Oral Mild to moderate pain, Osteoarthritis, Rheumatoid arthritis
Adult: 500 mg tid. Alternatively, initiate at 500 mg, followed by 250 mg 6 hourly as necessary, usually not more than 1 week. Use the lowest effective dose for the shortest possible duration. Elderly: Use the lowest effective dose for the shortest possible duration. Child: As oral susp: >6 months to <2 years 25 mg/kg daily in divided doses or 50 mg 1-3 times daily; 2-<5 years 100 mg 1-3 times daily; 5-<9 years 150 mg 1-3 times daily; 9-<12 years 200 mg 1-3 times daily. As tab or cap: ≥12 years Same as adult dose. Use the lowest effective dose for the shortest possible duration. Max treatment duration: 7 days (except in the treatment of systemic onset juvenile chronic arthritis). Treatment recommendations may vary among countries and individual products (refer to specific product guidelines).
Oral Menorrhagia, Primary dysmenorrhoea
Adult: 500 mg tid. Alternatively, initiate at 500 mg, followed by 250 mg 6 hourly. Start treatment at the onset of excessive bleeding or menstrual pain. Use the lowest effective dose for the shortest possible duration.
Child: As oral susp: >6 months 25 mg/kg daily in divided doses. Use the lowest effective dose for the shortest possible duration. Max treatment duration: 7 days. Treatment recommendations may vary among countries and individual products (refer to specific product guidelines).
Hypersensitivity to mefenamic acid; history of hypersensitivity reaction (e.g. asthma, rhinitis, angioedema, urticaria) to aspirin or other NSAIDs. Inflammatory bowel disease, history of gastrointestinal bleeding or perforation related to previous NSAID therapy, active gastrointestinal ulceration or bleeding, history of recurrent peptic ulcer disease or haemorrhage (≥2 distinct episodes of proven ulceration or bleeding), severe heart failure. Use in the setting of CABG surgery. Severe renal and hepatic impairment. Pregnancy (3rd trimester).
Patient with risk factors for CV disease (e.g. hyperlipidaemia, diabetes mellitus, smoking), hypertension, CHF, established ischaemic heart disease, peripheral arterial disease, cerebrovascular disease, other forms of asthma, oedema, coagulation disorder, intracranial haemorrhage, history of ulcer (particularly if complicated with haemorrhage or perforation), SLE, mixed connective tissue disorder, epilepsy, hypovolaemia. Patient undergoing surgery or dental procedures. Dehydrated and debilitated patients. Concomitant use with oral corticosteroids, SSRIs, antiplatelets, anticoagulants, diuretics, or ACE inhibitors. Consider discontinuation in women who have difficulties conceiving or those undergoing investigation of infertility. May mask signs and symptoms of infection. Mild to moderate renal and hepatic impairment. Children and elderly. Pregnancy (1st and 2nd trimester) and lactation.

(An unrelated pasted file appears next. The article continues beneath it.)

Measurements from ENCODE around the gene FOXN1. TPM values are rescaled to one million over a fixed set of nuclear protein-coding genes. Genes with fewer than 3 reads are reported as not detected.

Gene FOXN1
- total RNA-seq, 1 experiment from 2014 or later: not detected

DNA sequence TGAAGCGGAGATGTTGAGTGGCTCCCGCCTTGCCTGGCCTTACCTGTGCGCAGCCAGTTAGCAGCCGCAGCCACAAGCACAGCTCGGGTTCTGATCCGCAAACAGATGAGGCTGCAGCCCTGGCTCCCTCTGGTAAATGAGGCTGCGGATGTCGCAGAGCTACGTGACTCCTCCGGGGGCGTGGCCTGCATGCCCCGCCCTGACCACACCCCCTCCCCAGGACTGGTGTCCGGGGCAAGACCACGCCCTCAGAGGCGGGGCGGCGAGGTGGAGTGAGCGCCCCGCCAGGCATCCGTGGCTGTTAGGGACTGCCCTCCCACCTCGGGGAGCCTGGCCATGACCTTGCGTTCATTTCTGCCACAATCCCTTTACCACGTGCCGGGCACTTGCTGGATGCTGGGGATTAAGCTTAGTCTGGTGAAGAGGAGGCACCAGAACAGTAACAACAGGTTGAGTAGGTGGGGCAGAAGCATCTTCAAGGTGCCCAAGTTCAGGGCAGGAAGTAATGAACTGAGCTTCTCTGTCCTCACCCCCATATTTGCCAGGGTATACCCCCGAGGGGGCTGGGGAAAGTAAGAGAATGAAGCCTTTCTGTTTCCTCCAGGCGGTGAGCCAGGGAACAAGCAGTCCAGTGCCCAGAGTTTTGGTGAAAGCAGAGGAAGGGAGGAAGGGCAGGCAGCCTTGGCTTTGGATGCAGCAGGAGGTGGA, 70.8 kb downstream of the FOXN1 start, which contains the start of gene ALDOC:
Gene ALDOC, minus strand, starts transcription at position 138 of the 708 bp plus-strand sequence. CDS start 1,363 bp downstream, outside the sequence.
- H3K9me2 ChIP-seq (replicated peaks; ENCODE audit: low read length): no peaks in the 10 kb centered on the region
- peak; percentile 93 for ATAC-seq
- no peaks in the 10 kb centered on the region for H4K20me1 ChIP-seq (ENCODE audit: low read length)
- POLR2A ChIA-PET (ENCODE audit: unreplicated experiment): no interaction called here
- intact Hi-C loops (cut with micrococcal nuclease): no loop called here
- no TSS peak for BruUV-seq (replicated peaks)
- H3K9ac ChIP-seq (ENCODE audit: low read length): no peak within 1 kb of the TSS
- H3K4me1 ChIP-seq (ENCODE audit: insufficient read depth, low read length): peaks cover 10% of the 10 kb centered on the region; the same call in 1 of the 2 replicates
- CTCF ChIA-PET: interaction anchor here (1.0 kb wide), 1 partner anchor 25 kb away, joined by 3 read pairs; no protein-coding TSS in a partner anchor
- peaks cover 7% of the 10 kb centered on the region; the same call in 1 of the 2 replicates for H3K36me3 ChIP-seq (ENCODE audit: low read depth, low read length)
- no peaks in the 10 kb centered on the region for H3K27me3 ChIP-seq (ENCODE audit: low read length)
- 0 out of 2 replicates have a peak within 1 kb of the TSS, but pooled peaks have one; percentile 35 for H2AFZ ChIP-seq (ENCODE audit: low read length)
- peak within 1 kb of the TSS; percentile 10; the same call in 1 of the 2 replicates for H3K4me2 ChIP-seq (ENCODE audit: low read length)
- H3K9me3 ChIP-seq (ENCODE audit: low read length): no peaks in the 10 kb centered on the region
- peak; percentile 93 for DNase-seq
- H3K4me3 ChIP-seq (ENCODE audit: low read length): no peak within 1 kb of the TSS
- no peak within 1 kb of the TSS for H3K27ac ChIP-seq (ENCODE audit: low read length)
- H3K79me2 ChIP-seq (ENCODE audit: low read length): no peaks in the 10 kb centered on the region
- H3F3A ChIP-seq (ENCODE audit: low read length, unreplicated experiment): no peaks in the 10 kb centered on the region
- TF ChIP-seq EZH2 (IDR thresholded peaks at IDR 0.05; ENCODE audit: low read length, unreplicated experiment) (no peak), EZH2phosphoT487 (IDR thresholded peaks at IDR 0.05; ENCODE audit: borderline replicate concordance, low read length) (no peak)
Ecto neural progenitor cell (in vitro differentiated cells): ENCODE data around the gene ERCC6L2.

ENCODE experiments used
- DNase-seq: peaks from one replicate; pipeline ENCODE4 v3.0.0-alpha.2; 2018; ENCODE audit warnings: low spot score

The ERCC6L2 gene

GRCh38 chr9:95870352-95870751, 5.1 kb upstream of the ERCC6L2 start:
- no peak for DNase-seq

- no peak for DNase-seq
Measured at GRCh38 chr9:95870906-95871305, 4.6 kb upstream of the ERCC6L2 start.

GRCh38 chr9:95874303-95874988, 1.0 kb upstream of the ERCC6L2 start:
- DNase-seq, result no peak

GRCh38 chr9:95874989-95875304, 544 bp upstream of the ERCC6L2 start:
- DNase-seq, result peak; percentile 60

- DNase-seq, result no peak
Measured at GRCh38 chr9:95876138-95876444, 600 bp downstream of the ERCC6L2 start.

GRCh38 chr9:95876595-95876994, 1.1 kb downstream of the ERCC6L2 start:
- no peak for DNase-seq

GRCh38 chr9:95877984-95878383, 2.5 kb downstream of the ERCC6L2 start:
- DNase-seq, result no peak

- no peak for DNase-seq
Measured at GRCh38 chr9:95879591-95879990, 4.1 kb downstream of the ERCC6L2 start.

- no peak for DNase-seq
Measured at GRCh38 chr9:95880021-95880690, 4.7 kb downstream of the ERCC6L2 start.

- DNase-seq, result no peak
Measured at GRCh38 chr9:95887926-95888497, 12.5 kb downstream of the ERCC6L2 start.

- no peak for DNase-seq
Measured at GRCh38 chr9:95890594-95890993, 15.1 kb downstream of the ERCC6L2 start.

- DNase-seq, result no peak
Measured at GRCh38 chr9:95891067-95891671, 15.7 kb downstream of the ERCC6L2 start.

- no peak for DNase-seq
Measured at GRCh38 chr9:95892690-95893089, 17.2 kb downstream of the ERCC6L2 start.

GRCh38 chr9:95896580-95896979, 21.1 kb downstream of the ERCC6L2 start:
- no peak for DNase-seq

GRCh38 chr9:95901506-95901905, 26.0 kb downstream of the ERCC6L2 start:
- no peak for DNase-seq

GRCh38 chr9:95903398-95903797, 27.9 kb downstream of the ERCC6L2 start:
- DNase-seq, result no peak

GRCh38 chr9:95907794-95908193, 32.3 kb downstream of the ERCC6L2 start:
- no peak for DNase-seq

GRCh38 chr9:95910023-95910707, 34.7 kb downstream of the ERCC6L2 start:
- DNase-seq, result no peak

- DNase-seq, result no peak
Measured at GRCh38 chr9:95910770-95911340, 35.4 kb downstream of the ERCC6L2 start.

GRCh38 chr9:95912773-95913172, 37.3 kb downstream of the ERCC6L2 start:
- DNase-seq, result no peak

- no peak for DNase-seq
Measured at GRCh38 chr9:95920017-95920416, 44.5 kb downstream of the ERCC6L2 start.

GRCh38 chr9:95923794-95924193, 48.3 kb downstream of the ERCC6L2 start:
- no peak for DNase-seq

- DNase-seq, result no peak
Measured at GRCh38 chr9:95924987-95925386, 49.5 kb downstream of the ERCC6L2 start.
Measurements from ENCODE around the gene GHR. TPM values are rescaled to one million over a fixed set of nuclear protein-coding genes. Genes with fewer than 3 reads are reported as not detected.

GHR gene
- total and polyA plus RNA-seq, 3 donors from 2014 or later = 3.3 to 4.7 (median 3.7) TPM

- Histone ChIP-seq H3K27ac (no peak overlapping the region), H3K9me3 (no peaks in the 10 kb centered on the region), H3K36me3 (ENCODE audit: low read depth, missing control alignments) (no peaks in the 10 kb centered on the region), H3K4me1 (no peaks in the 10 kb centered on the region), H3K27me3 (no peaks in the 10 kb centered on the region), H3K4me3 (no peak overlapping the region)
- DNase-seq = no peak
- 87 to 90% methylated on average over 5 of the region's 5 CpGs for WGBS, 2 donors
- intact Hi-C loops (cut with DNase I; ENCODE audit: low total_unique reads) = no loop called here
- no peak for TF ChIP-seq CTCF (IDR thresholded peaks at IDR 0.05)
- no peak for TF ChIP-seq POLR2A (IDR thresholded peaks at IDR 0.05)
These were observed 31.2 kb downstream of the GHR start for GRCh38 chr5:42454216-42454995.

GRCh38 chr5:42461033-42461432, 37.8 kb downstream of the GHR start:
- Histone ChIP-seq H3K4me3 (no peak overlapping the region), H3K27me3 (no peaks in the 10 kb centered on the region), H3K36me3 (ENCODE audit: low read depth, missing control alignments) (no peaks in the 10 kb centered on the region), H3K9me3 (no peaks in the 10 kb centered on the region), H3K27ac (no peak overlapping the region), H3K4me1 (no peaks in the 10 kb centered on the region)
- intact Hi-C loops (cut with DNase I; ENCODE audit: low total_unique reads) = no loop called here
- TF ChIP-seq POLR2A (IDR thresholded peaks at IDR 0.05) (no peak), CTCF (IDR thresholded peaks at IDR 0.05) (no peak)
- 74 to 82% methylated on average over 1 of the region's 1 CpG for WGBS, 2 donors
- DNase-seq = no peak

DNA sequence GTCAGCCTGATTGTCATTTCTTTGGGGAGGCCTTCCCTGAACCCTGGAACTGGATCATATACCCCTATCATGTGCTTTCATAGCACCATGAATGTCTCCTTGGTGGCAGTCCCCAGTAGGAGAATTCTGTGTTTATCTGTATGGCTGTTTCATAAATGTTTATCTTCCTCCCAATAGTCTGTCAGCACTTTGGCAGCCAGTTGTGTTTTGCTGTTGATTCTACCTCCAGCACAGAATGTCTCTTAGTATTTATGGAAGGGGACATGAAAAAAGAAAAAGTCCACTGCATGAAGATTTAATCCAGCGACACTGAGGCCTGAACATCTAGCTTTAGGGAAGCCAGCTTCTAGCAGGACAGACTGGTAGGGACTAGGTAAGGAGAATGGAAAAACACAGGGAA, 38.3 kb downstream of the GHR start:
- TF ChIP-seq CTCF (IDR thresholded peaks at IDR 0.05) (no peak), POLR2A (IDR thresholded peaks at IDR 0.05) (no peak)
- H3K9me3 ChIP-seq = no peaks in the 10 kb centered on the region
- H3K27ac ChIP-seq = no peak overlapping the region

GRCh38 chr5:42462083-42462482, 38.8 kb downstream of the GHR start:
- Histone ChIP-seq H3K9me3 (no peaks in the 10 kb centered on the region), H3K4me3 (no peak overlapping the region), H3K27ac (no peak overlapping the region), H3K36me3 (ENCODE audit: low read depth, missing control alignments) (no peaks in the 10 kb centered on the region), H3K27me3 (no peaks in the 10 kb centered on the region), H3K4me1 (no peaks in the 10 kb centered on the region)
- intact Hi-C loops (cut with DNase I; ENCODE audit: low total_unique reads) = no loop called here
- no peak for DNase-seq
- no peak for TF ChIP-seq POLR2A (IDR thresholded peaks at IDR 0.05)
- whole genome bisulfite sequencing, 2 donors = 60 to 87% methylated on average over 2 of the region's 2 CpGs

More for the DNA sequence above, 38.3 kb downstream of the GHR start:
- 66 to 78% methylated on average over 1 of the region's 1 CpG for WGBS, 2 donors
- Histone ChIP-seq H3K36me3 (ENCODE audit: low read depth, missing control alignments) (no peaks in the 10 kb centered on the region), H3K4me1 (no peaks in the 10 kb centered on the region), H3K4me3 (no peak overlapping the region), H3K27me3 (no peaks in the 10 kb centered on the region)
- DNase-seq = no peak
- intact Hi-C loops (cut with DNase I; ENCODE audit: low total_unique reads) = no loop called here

Significant: Na and fluid retention, diarrhoea, new-onset or worsening of hypertension, hyperkalaemia; renal papillary necrosis and other renal injury (prolonged use); may impair female fertility (prolonged use); aseptic meningitis (particularly in patients with autoimmune disorders), decreased platelet adhesion and aggregation, anaemia. Rarely, potentially severe blood dyscrasias (e.g. agranulocytosis, thrombocytopenia, aplastic anaemia). Cardiac disorders: Cardiac failure, palpitations. Ear and labyrinth disorders: Ear pain, vertigo, tinnitus. Eye disorders: Blurred vision, reversible loss of colour vision, eye irritation. Gastrointestinal disorders: Nausea, vomiting, dyspepsia, constipation, abdominal pain, melaena, haematemesis, ulcerative stomatitis, exacerbation of Crohn's disease and colitis, pancreatitis, steatorrhoea, enterocolitis. General disorders and administration site conditions: Fatigue, malaise, pyrexia. Investigations: Elevated LFTs. Metabolism and nutrition disorders: Glucose intolerance (in diabetic patients), hyponatraemia, anorexia. Nervous system disorders: Headache, dizziness, drowsiness, paraesthesia, convulsions. Psychiatric disorders: Depression, confusion, hallucinations, nervousness, insomnia. Renal and urinary disorders: Dysuria, haematuria, cystitis. Respiratory, thoracic and mediastinal disorders: Dyspnoea. Skin and subcutaneous tissue disorders: Rash, pruritus, urticaria, photosensitivity reaction, alopecia, perspiration. Vascular disorders: Hypotension. Potentially Fatal: CV thrombotic events (including MI and stroke), gastrointestinal inflammation, bleeding, ulceration, or perforation; bronchospasm (in patients with aspirin-sensitive asthma). Rarely, severe anaphylactic-like reactions, drug reaction with eosinophilia and systemic symptoms (DRESS) or multiorgan hypersensitivity reactions, exfoliative dermatitis, toxic epidermal necrolysis, Stevens-Johnson syndrome, severe hepatic reactions (e.g. fulminant hepatitis, hepatic necrosis or failure).